May 25th, 2004: The day Santoro and Clement completed their epic marathon at Roland-Garros
Every day, Tennis Majors takes you back in time to relive a tennis event which happened on this specific day. On May 25, 2004 Fabrice Santoro and Arnaud Clement played the longest match in Roland Garros history.
What happened exactly on that day and why it is memorable in tennis history
On this day, May 25, 2004, Frenchmen Fabrice Santoro and Arnaud Clément finished the longest match in Roland Garros history, a six-hour, 33-minute marathon played over two days. Santoro prevailed after saving two match points (6-4, 6-3, 6-7, 3-6, 16-14), taking personal revenge after a controversy with the French Davis Cup team. At the time, it was also the longest match in tennis history, edging by 11 minutes the previous record held by John McEnroe and Mats Wilander who played for six hours, 22 minutes in a Davis Cup tie in 1982.
- Fabrice Santoro, “The Magician”
Fabrice Santoro was born in 1972. Nicknamed “The Magician” thanks to his tactics and his touch, he was known for his very unconventional game, which featured both a two-handed backhand and forehand. He often came to the net and, from the baseline, played a lot of sliced shots on both sides, as well as many dropshots, not giving his opponents any steady rhythm.
Santoro turned pro in 1989 and claimed his first title in Lyon in 1997, defeating Tommy Haas in the final round. His best result in a Grand Slam tournament was reaching the fourth round, which he did twice at the French Open (1991, 2001) and once at the Australian Open (1999). He participated in two successful Davis Cup campaigns in 1991 and 1996. He was a great doubles player, having captured two Grand Slam crowns in Melbourne, partnering Michaël Llodra, in 2003 and 2004. He had reached his best singles ranking, No 18, in 2001, and, in 2004, was ranked No 58 prior to Roland-Garros.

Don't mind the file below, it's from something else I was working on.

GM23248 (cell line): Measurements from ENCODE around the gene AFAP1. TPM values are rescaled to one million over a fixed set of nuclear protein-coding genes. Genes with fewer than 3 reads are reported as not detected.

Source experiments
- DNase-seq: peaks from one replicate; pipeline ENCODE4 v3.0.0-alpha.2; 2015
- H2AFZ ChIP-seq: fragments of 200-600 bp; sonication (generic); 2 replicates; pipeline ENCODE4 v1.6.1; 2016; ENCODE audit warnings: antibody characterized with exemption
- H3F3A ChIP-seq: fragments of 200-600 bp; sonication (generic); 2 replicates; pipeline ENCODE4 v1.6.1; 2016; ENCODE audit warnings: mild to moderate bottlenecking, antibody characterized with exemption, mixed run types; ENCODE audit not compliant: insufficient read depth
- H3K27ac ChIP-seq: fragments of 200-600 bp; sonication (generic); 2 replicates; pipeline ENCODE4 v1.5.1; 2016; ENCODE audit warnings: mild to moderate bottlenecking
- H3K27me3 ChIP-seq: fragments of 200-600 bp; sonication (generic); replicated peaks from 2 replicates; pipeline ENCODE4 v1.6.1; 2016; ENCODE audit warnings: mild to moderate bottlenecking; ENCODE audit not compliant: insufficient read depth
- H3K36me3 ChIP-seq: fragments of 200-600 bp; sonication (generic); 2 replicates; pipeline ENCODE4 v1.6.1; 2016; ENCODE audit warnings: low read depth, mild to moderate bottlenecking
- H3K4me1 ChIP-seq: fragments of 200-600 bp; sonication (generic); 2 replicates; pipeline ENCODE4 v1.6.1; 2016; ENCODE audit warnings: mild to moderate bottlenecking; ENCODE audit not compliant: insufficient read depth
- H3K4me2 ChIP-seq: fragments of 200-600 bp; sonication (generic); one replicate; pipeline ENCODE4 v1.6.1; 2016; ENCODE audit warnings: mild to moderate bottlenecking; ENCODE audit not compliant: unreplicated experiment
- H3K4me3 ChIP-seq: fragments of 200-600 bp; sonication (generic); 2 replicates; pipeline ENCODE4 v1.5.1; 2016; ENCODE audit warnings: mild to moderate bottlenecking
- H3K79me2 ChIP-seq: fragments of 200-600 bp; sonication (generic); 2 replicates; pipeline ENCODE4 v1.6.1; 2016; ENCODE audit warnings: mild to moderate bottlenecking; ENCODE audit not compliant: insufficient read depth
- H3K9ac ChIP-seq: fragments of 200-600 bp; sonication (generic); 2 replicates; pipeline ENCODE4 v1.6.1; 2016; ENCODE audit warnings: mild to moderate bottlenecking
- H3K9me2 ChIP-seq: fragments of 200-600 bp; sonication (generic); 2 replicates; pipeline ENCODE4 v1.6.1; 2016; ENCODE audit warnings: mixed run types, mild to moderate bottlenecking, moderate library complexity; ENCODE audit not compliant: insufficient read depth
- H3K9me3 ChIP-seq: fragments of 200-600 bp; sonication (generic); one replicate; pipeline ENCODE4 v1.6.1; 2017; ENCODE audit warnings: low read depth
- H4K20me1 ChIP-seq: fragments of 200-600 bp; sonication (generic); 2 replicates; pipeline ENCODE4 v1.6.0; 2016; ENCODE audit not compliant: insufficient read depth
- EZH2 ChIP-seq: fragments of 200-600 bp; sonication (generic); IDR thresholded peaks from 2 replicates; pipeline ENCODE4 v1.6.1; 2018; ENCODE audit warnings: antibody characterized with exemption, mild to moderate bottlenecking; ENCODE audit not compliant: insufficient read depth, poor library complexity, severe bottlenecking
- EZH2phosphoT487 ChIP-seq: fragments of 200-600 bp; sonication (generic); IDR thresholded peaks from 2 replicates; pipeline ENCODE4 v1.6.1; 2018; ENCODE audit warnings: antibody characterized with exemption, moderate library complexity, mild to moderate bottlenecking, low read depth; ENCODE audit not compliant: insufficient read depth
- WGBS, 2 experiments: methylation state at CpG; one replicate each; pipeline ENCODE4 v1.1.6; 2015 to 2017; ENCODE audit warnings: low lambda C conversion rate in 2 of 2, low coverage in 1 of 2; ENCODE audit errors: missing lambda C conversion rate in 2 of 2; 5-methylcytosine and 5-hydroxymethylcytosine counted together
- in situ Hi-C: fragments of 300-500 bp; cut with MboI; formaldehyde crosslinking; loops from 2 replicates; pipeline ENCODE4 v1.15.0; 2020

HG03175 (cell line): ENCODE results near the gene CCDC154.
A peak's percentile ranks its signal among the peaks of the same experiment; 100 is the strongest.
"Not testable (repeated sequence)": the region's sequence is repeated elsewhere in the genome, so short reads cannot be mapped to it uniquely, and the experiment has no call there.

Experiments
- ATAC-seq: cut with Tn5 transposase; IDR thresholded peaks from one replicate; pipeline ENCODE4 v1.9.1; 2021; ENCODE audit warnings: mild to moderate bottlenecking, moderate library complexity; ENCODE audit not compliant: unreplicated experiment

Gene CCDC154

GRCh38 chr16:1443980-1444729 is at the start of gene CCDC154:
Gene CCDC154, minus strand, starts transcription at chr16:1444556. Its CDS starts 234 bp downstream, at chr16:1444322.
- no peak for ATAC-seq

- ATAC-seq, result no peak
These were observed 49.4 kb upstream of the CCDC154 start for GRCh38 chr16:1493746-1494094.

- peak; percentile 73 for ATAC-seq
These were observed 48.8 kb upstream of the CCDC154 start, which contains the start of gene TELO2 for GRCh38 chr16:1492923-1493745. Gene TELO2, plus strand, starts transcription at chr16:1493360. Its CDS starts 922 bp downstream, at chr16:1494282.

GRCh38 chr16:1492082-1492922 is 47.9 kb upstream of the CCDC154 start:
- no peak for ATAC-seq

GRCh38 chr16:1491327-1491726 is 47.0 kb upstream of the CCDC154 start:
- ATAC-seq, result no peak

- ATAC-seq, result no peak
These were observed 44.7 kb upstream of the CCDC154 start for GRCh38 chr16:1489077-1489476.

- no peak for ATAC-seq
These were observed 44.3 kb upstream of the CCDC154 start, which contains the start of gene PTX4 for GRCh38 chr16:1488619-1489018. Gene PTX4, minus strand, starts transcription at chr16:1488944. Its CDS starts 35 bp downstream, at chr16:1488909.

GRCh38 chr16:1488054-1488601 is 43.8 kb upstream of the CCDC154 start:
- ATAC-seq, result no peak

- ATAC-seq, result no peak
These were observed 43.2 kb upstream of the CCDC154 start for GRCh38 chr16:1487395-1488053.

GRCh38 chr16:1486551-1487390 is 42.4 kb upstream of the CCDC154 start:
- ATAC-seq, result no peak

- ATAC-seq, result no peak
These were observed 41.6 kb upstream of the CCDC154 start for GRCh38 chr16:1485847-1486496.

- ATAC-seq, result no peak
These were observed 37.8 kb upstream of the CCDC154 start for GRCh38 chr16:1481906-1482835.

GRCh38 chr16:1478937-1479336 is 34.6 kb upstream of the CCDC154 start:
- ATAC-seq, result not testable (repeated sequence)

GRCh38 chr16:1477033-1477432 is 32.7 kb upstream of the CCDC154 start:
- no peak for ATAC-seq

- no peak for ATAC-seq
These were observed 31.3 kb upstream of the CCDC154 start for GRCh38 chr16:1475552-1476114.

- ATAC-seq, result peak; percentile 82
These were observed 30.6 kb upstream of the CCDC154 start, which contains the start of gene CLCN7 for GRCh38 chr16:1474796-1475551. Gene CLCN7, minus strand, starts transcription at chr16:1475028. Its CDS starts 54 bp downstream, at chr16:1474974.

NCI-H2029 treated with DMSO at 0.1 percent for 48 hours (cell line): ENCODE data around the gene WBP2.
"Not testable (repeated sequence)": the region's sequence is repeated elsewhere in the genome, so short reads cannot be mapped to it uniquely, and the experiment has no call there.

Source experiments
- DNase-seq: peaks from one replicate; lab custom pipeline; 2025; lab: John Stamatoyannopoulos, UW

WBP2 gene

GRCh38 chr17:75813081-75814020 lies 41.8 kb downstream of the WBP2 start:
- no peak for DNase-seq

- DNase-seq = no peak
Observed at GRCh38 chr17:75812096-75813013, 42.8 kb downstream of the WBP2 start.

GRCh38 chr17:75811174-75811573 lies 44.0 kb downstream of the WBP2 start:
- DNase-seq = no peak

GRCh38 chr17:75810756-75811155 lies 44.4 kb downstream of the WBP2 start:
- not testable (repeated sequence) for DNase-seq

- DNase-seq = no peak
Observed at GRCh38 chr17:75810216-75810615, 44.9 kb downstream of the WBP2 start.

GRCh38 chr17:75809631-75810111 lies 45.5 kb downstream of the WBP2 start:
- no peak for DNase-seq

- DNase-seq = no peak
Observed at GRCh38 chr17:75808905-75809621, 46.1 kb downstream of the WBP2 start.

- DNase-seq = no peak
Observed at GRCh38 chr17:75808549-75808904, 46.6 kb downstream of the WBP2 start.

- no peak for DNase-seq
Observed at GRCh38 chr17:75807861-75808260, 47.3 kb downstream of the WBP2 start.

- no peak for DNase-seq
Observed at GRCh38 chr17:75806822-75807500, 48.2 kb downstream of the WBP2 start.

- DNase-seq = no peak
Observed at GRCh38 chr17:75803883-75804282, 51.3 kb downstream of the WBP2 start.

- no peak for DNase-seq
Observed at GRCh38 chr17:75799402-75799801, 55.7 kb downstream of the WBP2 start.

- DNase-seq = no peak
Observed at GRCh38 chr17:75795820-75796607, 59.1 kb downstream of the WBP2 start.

In the weeks leading up to Roland-Garros, he had participated in two Challenger events, claiming the title in Aix-en-Provence (defeating Clément, 1-6, 7-6, 6-3), before surprisingly losing to world No 309 Edgardo Massa (6-3, 6-1) in Prague. Santoro also had a reputation as Marat Safin’s nemesis, and owned a 7-2 lead in the pair’s head-to-head meetings. Safin had even said once: “Everybody can beat Santoro, but me.”
- Arnaud Clément, the marathon-specialist
Arnaud Clément, born in 1977, turned pro in 1996. He entered the top 100 in 1998, and made himself known to the general public in 1999, when he pushed future champion Andre Agassi into a fifth set in the second round of the French Open. His peak years were 2000 and 2001. In 2000, after reaching the semi-final at the Cincinnati Masters 1000 in August (lost to Thomas Enqvist, 6-2, 6-2), he defeated Agassi, then world No 1, in the second round of the US Open. Clément would go as far as the quarter-finals (lost to Lleyton Hewitt, 6-4, 6-2, 6-3) in New York that year.
In November 2000, he claimed his first title on the tour in Lyon, edging Patrick Rafter in the final (7-6, 7-6), two months before finishing runner-up at the 2001 Australian Open, to the general astonishment of most tennis enthusiasts. There, Agassi avenged his New York loss (6-4, 6-2, 6-2). In April the same year, Clément obtained his highest ranking as world No 10. Around the same time, in a Davis Cup tie against Switzerland, he won a five-hour marathon against Marc Rosset (6-3, 3-6, 7-6, 6-7, 15-13), which would help the French team on its way to the title. Although he didn’t have many extraordinary moments in the years that followed, he remained a consistent player and was still ranked No 33 at the start of the 2004 French Open.
The place: Roland-Garros